Covert recordings in family proceedings
13 April 2022
In recent years, there has been a stark increase in the use of covert recordings in family cases. Sir James Munby, the former president of the family division of the High Court of England and Wales, stated that the two main reasons for this are developments in modern recording equipment and a lack of trust in the integrity of the family justice system. Typical examples of covert recordings include the use of a mobile phone, but there have been examples of far more sophisticated recording systems being used. For example, there has been cases were parents have sewn recording devices onto their child’s clothes.
The withdrawal of public funding from most private family proceedings means that many litigants do not have access to legal advice and represent themselves. In an attempt to gather ‘evidence’ to support their case litigants may find the use of technology easy and attractive whilst overlooking the possible long lasting and far reaching consequences of choosing to do this.
Is evidence obtained covertly admissible in the family courts?
The court has wide discretionary powers, which can be used to control what evidence is before the court. It will be within the discretion of the judge to decide whether the covert recordings are admissible.
Consideration of this issue, together with questions about what weight should be attached to such recordings, difficulties with establishing their authenticity and problems with their quality, and the necessity to hold a fact-finding hearing will add to the complexity, stress and expense of proceedings.
How does the court treat such evidence?
There have been some cases where covert recordings have been of persuasive value for the court. In particular, the use of covert recordings in public law care proceedings have uncovered seismic failings of local authorities, including racial and sexual abuse.
Generally, particularly in private children proceedings, these recordings are viewed very dimly by the courts. Case law and academic study in this field have found the following issues associated with covert recordings in family proceedings:
- Covertly recording family members, particularly children, can lead to a climate of distrust that is not conducive to open and trusting communication, which is so vital in resolving family disputes.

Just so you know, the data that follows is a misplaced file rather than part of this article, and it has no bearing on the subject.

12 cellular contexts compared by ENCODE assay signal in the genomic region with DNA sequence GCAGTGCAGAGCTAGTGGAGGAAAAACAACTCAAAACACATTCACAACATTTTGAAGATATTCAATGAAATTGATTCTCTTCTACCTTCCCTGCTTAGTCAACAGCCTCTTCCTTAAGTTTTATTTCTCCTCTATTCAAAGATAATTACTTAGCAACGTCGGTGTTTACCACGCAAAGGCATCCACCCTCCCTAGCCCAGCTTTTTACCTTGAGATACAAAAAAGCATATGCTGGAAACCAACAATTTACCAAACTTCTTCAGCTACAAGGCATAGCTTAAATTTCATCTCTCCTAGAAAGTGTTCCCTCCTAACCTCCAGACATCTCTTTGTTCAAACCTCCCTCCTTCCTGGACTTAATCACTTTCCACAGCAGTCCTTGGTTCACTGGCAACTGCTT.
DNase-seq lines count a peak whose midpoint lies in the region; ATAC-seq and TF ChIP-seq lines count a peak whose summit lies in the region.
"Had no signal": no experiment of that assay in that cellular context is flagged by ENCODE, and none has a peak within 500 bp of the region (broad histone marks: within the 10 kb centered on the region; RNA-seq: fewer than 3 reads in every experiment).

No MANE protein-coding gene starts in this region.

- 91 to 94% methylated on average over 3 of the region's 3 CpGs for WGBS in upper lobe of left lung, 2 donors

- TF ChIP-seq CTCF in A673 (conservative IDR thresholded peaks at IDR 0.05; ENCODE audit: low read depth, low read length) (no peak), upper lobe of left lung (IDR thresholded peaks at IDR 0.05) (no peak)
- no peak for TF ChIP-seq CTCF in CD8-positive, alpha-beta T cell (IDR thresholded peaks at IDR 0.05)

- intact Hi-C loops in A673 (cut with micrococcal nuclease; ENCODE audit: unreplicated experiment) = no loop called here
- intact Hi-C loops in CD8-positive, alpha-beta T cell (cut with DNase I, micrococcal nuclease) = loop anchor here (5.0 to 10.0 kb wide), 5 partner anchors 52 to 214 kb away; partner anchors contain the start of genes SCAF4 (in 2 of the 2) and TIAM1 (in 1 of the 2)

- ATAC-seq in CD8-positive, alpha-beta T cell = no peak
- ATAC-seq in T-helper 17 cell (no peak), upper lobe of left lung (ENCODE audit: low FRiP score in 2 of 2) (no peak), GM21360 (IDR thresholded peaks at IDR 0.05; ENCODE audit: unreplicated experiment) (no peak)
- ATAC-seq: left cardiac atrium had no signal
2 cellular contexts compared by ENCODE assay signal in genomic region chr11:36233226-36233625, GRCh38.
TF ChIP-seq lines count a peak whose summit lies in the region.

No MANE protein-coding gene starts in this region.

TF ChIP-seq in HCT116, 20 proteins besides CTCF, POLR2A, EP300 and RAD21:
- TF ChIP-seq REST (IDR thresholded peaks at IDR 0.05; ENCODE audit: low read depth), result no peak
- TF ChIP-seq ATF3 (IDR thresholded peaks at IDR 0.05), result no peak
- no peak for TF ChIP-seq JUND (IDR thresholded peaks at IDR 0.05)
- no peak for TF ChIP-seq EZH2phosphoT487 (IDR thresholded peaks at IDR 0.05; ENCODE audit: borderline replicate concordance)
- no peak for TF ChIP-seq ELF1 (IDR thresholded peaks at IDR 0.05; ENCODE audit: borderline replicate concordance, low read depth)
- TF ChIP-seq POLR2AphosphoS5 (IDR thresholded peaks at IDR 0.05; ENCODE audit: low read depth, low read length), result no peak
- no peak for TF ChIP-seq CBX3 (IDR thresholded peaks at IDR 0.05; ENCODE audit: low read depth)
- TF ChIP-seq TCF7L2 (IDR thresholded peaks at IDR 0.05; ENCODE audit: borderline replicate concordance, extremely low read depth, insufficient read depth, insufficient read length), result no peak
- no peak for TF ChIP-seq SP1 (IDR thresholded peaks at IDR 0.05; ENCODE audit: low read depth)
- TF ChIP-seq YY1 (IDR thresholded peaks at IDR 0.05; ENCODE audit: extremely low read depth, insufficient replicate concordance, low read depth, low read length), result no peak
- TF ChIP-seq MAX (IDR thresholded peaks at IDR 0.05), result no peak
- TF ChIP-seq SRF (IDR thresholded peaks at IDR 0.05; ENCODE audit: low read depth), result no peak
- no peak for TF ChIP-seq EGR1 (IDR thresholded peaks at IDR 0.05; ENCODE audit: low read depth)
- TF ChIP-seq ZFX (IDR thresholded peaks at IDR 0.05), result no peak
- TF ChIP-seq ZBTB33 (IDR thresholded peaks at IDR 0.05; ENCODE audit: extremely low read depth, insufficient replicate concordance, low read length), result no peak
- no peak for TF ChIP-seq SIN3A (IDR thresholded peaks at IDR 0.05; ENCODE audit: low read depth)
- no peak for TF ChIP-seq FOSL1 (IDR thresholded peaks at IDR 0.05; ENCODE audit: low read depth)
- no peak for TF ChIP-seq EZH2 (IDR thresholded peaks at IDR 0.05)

- It is very easy for the best interests of a child to be lost when two parents are covertly recording each other, and the child.
- The probative value of these recordings can vary hugely. In many cases the covert recording will only tell ‘half the story’ and may well be managed and staged.
- The use of these recordings can affect a family’s standing in the local community.
- Increased transparency (including the use of overt recordings) with professionals and social workers will lead to a decreased use of covert recordings in the field of public family law.
Advice to our clients
We are often asked about the use of recording devices at handovers, particularly when there is a history of aggressive and abusive behaviour. We advise our clients to build open and discursive relationships with their co-parents. Making covert recordings is unlikely to foster these relationships.
If there are safeguarding concerns, there are other options that a court are likely to accept have been used to promote arrangements that are in a child’s best interests, whilst providing protection for a vulnerable parent. For example, bringing a friend to a handover can help to alleviate anxieties and provide a witness for parents who have concerns about their ex-partner’s temperament.
The content of this article is for general information only. It is not, and should not be taken as, legal advice. If you require any further information in relation to this article please contact the author in the first instance. Law covered as at April 2022.